Soil food web properties explain ecosystem services across European land use systems

Research output: Contribution to journalArticle

  • External authors:
  • Elisa Thébault
  • Mira Liiri
  • Klaus Birkhofer
  • Maria A. Tsiafouli
  • Lisa Bjørnlund
  • Helene Bracht Jørgensen
  • Mark Vincent Brady
  • Søren Christensen
  • Peter C. De Ruiter
  • Tina D'Hertefeldt
  • Jan Frouz
  • Katarina Hedlund
  • Lia Hemerik
  • W. H. Gera Hol
  • Stefan Hotes
  • Simon R. Mortimer
  • Heikki Setälä
  • Stefanos P. Sgardelis
  • Karoline Uteseny
  • Wim H. Van Der Putten
  • Volkmar Wolters

Abstract

Intensive land use reduces the diversity and abundance of many soil biota, with consequences for the processes that they govern and the ecosystem services that these processes underpin. Relationships between soil biota and ecosystem processes have mostly been found in laboratory experiments and rarely are found in the field. Here, we quantified, across four countries of contrasting climatic and soil conditions in Europe, how differences in soil food web composition resulting from land use systems (intensive wheat rotation, extensive rotation, and permanent grassland) influence the functioning of soils and the ecosystem services that they deliver. Intensive wheat rotation consistently reduced the biomass of all components of the soil food web across all countries. Soil food web properties strongly and consistently predicted processes of C and N cycling across land use systems and geographic locations, and they were a better predictor of these processes than land use. Processes of carbon loss increased with soil food web properties that correlated with soil C content, such as earthworm biomass and fungal/bacterial energy channel ratio, and were greatest in permanent grassland. In contrast, processes of N cycling were explained by soil food web properties independent of land use, such as arbuscular mycorrhizal fungi and bacterial channel biomass. Our quantification of the contribution of soil organisms to processes of C and N cycling across land use systems and geographic locations shows that soil biota need to be included in C and N cycling models and highlights the need to map and conserve soil biodiversity across the world.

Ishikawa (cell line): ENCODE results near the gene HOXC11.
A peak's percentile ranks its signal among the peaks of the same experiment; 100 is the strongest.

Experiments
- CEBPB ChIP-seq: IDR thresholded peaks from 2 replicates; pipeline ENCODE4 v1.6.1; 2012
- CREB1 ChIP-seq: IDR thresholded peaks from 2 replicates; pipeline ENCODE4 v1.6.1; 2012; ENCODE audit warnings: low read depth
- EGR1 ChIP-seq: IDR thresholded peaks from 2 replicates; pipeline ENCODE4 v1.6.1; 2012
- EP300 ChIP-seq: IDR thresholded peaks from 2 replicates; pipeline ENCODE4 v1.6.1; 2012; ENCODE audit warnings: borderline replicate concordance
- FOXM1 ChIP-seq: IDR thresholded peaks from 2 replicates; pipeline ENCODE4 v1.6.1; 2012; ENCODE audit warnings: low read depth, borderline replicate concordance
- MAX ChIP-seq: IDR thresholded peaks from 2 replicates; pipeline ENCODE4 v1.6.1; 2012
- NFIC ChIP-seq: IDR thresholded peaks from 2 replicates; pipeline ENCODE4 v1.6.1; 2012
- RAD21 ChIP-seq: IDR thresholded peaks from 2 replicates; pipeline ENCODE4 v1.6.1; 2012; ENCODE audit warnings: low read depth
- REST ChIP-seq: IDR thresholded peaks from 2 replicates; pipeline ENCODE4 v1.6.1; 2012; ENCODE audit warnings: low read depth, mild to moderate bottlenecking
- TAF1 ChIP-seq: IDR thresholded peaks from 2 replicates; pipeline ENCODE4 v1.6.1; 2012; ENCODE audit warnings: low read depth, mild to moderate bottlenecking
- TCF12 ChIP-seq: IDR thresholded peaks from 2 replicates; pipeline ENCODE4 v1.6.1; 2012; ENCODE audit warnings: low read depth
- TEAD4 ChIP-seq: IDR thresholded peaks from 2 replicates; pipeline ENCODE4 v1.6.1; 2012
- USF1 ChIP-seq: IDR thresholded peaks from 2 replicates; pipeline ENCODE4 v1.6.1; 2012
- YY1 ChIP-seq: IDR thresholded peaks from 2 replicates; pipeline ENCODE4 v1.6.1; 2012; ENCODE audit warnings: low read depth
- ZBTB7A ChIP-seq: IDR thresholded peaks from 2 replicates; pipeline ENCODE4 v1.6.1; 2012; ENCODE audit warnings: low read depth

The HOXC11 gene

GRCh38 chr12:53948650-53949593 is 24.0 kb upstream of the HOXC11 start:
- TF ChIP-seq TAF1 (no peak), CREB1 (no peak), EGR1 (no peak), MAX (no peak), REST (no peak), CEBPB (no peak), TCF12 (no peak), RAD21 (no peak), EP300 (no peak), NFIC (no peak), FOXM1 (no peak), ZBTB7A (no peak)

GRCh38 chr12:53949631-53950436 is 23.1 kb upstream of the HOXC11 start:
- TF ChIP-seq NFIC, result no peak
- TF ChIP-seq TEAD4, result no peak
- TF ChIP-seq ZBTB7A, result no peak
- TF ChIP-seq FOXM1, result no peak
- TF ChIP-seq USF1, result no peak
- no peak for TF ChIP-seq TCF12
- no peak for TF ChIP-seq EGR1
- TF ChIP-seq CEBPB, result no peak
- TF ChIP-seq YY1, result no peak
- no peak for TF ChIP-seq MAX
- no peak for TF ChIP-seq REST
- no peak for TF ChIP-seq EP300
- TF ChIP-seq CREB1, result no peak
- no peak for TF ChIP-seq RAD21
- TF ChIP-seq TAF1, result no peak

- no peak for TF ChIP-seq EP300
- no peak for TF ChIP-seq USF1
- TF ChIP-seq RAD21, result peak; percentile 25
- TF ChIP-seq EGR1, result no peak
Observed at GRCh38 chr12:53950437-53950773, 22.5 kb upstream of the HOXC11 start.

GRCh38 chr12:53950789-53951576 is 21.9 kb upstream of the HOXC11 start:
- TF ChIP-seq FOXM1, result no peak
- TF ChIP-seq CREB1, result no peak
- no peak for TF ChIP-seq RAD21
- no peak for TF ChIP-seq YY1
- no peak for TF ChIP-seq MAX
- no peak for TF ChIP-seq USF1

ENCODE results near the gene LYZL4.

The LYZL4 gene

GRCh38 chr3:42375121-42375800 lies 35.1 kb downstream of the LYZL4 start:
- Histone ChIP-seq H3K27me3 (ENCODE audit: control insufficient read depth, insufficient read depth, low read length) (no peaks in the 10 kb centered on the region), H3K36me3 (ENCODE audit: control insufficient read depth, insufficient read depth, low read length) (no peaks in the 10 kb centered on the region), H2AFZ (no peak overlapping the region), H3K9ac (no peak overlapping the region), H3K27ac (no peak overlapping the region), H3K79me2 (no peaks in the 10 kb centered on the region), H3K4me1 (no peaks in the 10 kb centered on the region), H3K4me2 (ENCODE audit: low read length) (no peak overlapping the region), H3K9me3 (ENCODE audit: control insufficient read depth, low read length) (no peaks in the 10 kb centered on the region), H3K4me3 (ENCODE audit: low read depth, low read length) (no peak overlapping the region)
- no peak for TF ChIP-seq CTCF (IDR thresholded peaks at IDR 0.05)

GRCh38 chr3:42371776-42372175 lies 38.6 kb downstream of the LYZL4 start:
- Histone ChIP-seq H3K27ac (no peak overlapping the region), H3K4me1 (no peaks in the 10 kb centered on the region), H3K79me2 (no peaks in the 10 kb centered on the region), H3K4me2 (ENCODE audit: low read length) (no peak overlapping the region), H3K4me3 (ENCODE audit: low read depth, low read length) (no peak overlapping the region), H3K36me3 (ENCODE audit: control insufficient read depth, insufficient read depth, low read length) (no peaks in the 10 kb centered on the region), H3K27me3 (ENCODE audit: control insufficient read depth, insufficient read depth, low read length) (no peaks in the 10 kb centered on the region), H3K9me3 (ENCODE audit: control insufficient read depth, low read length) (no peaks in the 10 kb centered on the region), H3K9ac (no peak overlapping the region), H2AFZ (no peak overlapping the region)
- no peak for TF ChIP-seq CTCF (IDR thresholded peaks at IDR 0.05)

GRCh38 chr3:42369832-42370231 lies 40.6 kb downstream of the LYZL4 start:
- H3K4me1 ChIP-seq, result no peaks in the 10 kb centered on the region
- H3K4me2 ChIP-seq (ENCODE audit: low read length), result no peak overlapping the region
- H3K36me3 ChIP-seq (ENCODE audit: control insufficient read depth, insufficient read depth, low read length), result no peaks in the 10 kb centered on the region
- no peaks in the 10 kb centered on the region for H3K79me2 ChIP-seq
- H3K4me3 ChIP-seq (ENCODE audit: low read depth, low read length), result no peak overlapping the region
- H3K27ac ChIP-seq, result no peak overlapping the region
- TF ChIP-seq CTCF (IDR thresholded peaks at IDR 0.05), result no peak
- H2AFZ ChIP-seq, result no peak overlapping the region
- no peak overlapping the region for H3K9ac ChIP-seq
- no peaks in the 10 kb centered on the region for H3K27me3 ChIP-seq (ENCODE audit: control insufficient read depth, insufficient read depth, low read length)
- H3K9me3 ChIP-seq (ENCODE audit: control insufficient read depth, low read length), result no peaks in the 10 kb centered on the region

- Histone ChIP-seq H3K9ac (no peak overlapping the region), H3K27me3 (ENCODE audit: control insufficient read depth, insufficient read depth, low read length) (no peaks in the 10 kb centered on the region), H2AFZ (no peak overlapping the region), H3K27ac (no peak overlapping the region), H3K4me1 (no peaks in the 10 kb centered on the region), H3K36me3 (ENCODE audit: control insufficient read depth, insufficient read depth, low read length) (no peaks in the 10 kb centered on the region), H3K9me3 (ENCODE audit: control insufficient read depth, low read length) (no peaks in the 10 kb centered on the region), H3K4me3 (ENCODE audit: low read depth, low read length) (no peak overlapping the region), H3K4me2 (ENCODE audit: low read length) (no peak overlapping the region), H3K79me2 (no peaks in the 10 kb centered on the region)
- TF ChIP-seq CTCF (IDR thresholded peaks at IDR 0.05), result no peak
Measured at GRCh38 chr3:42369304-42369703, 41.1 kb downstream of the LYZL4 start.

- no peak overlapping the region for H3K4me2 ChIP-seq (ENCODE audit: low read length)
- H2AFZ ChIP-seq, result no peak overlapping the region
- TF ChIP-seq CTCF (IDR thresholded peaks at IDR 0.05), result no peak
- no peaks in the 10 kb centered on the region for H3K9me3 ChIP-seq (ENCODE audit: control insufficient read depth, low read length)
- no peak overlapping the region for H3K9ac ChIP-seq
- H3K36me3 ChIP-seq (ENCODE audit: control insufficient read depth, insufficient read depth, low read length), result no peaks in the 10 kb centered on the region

Bibliographical metadata

Original languageEnglish
Pages (from-to)14296-14301
Number of pages5
JournalProceedings of the National Academy of Sciences of the United States of America
Volume110
Issue number35
DOIs
Publication statusPublished - 27 Aug 2013